Date
12 November 2019
Liu Zhongtian, seen here in a file picture from 2009, has been accused of scheming with Zhongwang Holdings to evade US$1.8 billion of tariffs by smuggling huge amounts of aluminum into the US. Photo: Reuters
Liu Zhongtian, seen here in a file picture from 2009, has been accused of scheming with Zhongwang Holdings to evade US$1.8 billion of tariffs by smuggling huge amounts of aluminum into the US. Photo: Reuters

China tycoon indicted in US for alleged aluminum tariff evasion

A Chinese billionaire has been indicted by a grand jury in the United States on charges that he schemed with the aluminum company he founded to evade US$1.8 billion of tariffs by smuggling huge amounts of the metal into the US, Reuters reports.

Liu Zhongtian, 55, and China Zhongwang Holdings, where he served as chairman and president, were among several defendants charged in a 24-count indictment by the Los Angeles grand jury, the report said.

The May 7 indictment had been kept under seal until late Tuesday.

Liu is believed to be in China, which does not have an extradition treaty with the US. An arrest warrant has been drawn up, according to the Wall Street Journal.

Prosecutors said the alleged scheme began as early as 2008, and eventually involved efforts to escape duties imposed by the US Department of Commerce in 2011 on various types of extruded aluminum imported from China.

The indictment said companies affiliated with Liu went through ports in the Los Angeles area to import aluminum extrusions that were “tack-welded” together, to appear as finished “pallets” that were not subject to duties.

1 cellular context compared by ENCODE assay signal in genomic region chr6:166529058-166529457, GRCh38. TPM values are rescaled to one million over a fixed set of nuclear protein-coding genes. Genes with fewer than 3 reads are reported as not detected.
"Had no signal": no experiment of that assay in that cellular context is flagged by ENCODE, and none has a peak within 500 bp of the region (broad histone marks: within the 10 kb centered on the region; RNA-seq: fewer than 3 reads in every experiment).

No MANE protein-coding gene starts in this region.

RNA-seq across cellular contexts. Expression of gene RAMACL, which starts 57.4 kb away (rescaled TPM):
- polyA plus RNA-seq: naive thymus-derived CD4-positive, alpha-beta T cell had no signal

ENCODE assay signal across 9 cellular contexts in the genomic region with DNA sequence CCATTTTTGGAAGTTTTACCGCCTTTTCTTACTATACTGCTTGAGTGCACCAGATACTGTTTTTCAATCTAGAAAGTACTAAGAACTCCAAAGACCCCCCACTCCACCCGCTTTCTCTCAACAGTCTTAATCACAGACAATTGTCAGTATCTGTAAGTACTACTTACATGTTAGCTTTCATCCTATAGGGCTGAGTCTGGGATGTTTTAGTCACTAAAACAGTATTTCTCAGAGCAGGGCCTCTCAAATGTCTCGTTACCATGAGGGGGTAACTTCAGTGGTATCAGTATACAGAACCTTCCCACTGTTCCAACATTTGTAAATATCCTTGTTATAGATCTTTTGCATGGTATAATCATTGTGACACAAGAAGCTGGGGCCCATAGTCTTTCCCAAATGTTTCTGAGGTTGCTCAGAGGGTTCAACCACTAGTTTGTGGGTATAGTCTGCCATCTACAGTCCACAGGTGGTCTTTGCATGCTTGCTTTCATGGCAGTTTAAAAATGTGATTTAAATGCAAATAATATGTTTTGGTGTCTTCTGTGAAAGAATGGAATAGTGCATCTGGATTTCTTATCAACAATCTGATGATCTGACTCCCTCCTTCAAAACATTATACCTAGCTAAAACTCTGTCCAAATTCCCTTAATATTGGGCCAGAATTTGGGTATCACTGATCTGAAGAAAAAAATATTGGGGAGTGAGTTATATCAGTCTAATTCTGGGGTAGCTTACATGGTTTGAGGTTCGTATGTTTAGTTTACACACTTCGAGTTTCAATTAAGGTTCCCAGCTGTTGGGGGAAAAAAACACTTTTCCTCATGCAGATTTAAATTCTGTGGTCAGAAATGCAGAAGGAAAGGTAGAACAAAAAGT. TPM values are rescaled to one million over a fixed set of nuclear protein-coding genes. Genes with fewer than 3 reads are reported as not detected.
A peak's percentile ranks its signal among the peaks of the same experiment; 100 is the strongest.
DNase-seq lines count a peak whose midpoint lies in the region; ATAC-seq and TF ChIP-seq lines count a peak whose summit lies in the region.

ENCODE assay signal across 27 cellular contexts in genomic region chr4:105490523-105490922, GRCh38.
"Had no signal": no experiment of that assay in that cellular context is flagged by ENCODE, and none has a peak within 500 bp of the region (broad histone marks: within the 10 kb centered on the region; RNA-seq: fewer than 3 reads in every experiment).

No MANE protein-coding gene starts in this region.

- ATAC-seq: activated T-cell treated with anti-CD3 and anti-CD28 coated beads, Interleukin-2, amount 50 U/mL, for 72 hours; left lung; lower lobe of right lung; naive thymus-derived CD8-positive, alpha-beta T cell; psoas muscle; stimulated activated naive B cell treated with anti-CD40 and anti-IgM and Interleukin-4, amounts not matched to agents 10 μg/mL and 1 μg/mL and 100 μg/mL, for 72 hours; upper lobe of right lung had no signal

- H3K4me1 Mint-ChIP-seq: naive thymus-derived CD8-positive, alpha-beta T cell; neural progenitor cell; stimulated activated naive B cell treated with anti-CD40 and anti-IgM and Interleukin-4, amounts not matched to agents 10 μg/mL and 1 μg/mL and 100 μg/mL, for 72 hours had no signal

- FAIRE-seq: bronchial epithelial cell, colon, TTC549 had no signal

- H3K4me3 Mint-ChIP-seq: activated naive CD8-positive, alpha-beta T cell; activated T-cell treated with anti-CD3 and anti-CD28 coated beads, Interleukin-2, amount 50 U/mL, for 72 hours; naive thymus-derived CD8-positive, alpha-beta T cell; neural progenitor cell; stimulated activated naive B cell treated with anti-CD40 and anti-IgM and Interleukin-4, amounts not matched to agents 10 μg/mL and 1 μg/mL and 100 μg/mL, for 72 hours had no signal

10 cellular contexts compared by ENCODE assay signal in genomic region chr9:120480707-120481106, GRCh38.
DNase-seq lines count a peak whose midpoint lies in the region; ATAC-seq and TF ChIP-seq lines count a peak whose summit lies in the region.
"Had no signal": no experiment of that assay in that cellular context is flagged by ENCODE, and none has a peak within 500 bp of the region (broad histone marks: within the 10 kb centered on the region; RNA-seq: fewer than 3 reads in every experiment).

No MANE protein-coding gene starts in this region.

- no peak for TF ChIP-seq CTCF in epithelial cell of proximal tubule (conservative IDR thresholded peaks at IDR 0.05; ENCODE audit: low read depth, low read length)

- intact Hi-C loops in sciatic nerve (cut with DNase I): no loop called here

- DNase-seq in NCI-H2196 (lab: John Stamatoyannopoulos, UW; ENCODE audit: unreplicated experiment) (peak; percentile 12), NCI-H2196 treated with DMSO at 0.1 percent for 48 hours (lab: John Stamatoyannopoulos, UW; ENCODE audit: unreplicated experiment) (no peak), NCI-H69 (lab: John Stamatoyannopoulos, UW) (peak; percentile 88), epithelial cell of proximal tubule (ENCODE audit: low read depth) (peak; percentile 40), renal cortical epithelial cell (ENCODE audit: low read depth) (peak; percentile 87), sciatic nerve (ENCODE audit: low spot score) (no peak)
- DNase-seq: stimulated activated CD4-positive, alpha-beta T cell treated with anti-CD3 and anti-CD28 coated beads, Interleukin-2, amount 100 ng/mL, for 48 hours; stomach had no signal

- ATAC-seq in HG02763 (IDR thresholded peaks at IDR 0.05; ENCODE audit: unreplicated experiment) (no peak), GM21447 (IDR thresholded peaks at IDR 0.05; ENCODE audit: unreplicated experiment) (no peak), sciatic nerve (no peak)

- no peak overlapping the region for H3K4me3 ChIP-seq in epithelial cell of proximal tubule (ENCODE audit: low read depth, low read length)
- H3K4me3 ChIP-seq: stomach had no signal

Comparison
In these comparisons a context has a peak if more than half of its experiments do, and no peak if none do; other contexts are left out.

Liu would then stockpile the aluminum at four southern California warehouses, and with his associates orchestrate bogus sales to companies he controlled to inflate China Zhongwang’s financials and make it appear more valuable, according to prosecutors.

Liu, also known as “Big Boss” and “Uncle Liu” according to the indictment, was also accused by prosecutors of running a “massive” money laundering operation involving the use of shell companies to transfer funds to China Zhongwang.

US authorities said the scheme gave Liu’s companies an unfair advantage over American rivals and posed other hazards.

“Our national security is jeopardized when domestic industry loses its ability to develop and supply products for U.S. defense and critical infrastructure applications, forcing us to become dependent on unreliable imports,” Joseph Macias, special agent in charge for homeland security investigations in Los Angeles, was quoted as saying in a statement.

Liu and several other defendants face charges of wire fraud, money laundering, passing fraudulent papers through a customhouse and conspiracy.

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